Dr. Indhi Akurugoda, Head of the Department of Government Policy and Politics at the University of Ruhuna, underscored the urgent need for increased female representation since there were only 12 women MPs in a parliament of 225. She pointed out the contradiction between the 92% literacy rate among women and their under representation in political positions.
The Divisional Secretary’s Office in Weligama, where the programme was conducted, became the platform for social change. With more than 150 women leaders and local representatives from the Matara District in attendance, WOICE partnered with the Sahana Social Development Alliance Matara to conduct the programme, which gave participants valuable insights into the root causes of women's limited participation in politics.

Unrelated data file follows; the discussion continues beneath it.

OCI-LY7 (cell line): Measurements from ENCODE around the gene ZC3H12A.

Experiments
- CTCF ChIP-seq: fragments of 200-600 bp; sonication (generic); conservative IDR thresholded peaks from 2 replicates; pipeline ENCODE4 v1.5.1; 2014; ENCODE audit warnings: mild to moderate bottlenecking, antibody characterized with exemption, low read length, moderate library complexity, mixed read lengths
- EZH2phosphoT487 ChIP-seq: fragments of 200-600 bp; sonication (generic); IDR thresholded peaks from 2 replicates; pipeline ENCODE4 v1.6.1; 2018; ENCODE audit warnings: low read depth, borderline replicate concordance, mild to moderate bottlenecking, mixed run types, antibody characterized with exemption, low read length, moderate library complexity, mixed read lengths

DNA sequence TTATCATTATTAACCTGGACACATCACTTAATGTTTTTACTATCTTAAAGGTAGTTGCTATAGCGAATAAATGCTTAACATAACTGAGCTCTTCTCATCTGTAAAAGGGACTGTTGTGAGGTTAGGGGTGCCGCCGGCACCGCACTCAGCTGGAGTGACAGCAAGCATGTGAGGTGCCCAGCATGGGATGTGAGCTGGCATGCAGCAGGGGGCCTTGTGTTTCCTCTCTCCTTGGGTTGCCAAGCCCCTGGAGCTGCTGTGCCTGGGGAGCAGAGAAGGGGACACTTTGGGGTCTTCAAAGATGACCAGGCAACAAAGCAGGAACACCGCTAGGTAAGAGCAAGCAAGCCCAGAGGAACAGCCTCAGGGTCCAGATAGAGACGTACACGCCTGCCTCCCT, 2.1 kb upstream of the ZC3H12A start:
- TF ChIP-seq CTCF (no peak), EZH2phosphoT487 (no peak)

WOICE Super Group member, Mrs. R.G.A.K. Rajapaksha, pointed out that women faced a societal backlash when attempting to enter politics including discouragement from children and husbands. Similarly Mrs. Fathumma Nihara, coming from a Muslim background, shared the additional restrictions that Muslim women faced.
In response Dr. Akurugoda encouraged the start to a political journey in smaller settings such as the workplace or starting a non profit organization. In her experience, building confidence and gradually asserting one’s independence were starting points. It was also important to educate the family about civil rights, she said. Her message was to start small, build confidence and gradually extend influence into rural politics.
The workshop concluded with a call to action: challenge societal norms, overcome obstacles and actively participate in politics. Collective efforts through the WOICE project aimed to reshape the landscape of women's participation in politics, one empowered leader at a time.